[ASC-list] Australian science has more fans than Nature does

JCribb jcribb at work.netspeed.com.au
Mon Aug 8 01:11:14 UTC 2011


August 8, 2011 - for immediate release

 

ScienceAlert fans top 250,000

 

What has more Facebook fans than the Washington Post, the Financial Times or
Nature?

 

The answer is science from Australasia, as projected worldwide through
ScienceAlert.com.au, the international source for news, jobs and opinions
about science in Australia and New Zealand.

Recent months have seen a dramatic rise in the following of local R&D
through social media around the world and at home, the Managing Director of
ScienceAlert, Mr Chris Cassella, said today.

"While the ScienceAlert website has seen steady growth over the last 4
years, interest has exploded on Facebook. It shows there is a huge appetite
out there - especially in Asia - to learn more about science downunder," he
said.

"ScienceAlert now has more fans on Facebook than any other comparable
science news website in the world - five times the number of fans of Nature
and ten times those of New Scientist.

 

"These people are actively engaged too - constantly sharing, liking and
commenting on news reports about Australasian science, so they in turn are
helping to spread the news globally to tens of thousands of others.

 

"While we typically reach 50,000 people a month on the website, through
Facebook we are now reaching 100,000 people a day-- and there is no
slow-down in sight. We think we have tapped into rising global demand for
trustworthy news about science and technology."

 

ScienceAlert founder Julian Cribb said the site was originally established
in 2004 with the aim of bringing reliable news and views about Australasian
science to the public at home and worldwide. "At the time you had to scan
over 200 websites to find out what was going on in science here. We created
a shop window for all of it - universities, institutions, science agencies
and individual scientists. Our aim was to spread awareness of the great work
being done here - and assist in more rapid adoption and commercialisation of
its outcomes."

 

"The recent unprecedented growth reflects the power of social media to
engage an international audience of young people with what's happening in
Australasian science," says Mr Cassella.

"Many of these young people want a career in science, or else they would
like to come to Australasia to study or work in science. 85 per cent of our
audience is aged between 13 and 25, reflecting the generational change in
how people are using media. Users now check Facebook several times a day,
not to just keep track of what their friends are doing - but also to keep
track of what Australian and New Zealand science is doing.

"ScienceAlert on Facebook achieved 250,000 fans in August 2011, and their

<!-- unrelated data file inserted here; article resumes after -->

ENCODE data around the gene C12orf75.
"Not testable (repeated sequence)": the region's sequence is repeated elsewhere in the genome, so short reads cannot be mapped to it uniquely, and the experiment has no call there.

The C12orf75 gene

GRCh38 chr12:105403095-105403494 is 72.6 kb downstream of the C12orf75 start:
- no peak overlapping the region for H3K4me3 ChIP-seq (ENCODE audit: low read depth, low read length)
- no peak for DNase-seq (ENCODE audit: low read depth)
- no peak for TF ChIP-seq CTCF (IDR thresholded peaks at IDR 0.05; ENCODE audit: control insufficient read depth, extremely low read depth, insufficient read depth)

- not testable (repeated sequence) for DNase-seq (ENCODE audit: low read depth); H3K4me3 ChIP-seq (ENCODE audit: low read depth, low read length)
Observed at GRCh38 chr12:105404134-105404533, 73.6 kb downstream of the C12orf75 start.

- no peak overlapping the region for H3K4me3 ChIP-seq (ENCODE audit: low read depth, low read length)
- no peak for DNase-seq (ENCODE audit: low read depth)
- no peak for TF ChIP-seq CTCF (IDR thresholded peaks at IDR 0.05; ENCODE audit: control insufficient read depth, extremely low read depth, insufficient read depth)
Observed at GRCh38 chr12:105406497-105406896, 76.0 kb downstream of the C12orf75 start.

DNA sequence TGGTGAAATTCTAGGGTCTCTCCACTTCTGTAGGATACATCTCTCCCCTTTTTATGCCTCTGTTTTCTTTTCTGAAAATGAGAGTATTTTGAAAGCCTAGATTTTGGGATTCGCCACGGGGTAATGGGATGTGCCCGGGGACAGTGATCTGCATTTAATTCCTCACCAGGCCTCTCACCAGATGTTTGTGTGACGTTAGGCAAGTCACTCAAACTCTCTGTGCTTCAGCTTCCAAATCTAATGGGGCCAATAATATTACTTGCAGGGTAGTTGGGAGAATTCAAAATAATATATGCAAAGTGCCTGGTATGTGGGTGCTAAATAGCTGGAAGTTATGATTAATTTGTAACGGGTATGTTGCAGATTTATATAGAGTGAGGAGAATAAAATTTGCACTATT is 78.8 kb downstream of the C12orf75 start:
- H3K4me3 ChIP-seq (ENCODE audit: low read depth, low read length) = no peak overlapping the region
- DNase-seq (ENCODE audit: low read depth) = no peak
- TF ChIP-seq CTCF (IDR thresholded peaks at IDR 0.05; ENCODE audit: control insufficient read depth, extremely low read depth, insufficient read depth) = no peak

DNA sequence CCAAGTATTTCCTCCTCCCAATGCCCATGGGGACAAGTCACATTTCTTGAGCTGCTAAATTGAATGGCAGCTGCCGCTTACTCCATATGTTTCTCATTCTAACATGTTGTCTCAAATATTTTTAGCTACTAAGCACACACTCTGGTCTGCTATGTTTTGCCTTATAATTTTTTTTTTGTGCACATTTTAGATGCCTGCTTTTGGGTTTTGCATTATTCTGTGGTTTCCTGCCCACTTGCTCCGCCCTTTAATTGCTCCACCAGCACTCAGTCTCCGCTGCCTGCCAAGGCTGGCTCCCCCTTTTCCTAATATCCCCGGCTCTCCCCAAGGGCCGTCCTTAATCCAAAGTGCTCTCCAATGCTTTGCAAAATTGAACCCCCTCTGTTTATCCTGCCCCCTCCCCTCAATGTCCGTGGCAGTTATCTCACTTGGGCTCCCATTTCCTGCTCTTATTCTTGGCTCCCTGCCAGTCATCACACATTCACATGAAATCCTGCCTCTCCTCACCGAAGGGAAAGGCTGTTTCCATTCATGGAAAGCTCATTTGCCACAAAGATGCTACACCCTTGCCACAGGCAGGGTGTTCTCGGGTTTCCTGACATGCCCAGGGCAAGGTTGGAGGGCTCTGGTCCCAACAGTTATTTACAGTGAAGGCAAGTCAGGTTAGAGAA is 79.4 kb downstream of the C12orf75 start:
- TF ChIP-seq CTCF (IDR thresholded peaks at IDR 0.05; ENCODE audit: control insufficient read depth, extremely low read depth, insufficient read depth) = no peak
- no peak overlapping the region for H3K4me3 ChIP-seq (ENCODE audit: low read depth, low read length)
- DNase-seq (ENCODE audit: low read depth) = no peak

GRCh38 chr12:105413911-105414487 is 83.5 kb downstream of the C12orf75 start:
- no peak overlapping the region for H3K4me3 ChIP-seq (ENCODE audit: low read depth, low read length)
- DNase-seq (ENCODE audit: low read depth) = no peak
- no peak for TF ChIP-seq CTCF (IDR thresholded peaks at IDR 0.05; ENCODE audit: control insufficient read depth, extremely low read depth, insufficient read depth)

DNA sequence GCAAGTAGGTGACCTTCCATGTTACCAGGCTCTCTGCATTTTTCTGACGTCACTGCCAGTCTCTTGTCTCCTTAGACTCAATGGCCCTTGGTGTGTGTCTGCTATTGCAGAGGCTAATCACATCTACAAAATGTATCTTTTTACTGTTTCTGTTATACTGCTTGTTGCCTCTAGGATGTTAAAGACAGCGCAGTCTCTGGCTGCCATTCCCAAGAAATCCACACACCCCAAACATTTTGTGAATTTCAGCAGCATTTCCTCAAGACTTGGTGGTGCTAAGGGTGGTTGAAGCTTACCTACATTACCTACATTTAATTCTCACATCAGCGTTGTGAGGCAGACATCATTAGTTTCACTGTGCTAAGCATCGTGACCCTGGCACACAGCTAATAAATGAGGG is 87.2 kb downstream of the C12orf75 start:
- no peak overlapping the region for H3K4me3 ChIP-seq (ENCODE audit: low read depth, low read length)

numbers are continuing to grow at a rate of several thousand a day. To our
amazement we are overtaking mainstream media both in Australia and around
the world."

 

At the time of this release ScienceAlert was the 24th most popular Facebook
news page in the world and was in the top 70 of all Australian Facebook
sites. "We have more Facebook fans than Holden, KFC or Australia's bid to
hold the World Cup." Mr Cassella said. "Check it yourself on Famecount:
<file:///C:\Users\JULIAN\AppData\Local\Microsoft\Windows\Temporary%20Interne
t%20Files\Content.Outlook\4199RKN5\www.famecount.com\facebook\sciencealert>
www.famecount.com/facebook/sciencealert."

 

He said that at a time when much of the world economy was flat, there was
vibrant growth in social media - and Australasian science could take
advantage of this trend to spread awareness of its achievements and
capabilities, find new partners and recruit talented researchers and
students.

 

"ScienceAlert now reaches hundreds of thousands of people who are interested
in science at home and worldwide. We run news stories, features and opinions
from any reputable Australasian scientific institution provided they meet
our editorial standards.

 

"Our Science Jobs section is growing rapidly as the global market for S&T
talent expands and become more fiercely competitive. Australian research
institutions have to exploit this - or risk seeing young talent go
elsewhere. 

 

"Smart universities have already found ScienceAlert is a good avenue to
promote new science courses and recruit students from a very large group
that is already enthusiastic about science. 

 

"To be frank, institutions which aren't on top of these trends risk being
left behind in the quest for fresh talent in the vibrant new world of social
media." 

 

More information:

Chris Cassella, Managing Director, ScienceAlert, 02 6100 4307

 <mailto:chris.cassella at sciencealert.com.au>
chris.cassella at sciencealert.com.au 

Julian Cribb, founder, ScienceAlert, 0418 639 245
<mailto:julian.cribb at sciencealert.com.au> julian.cribb at sciencealert.com.au

Web:  <http://www.sciencealert.com.au> www.sciencealert.com.au

Facebook Page:   <http://www.facebook.com/sciencealert>
www.facebook.com/sciencealert

 

Advertising  inquiries:  <mailto:adsales at sciencealert.com.au>
adsales at sciencealert.com.au

News and opinions:  <mailto:editor at sciencealert.com.au>
editor at sciencealert.com.au

 

 

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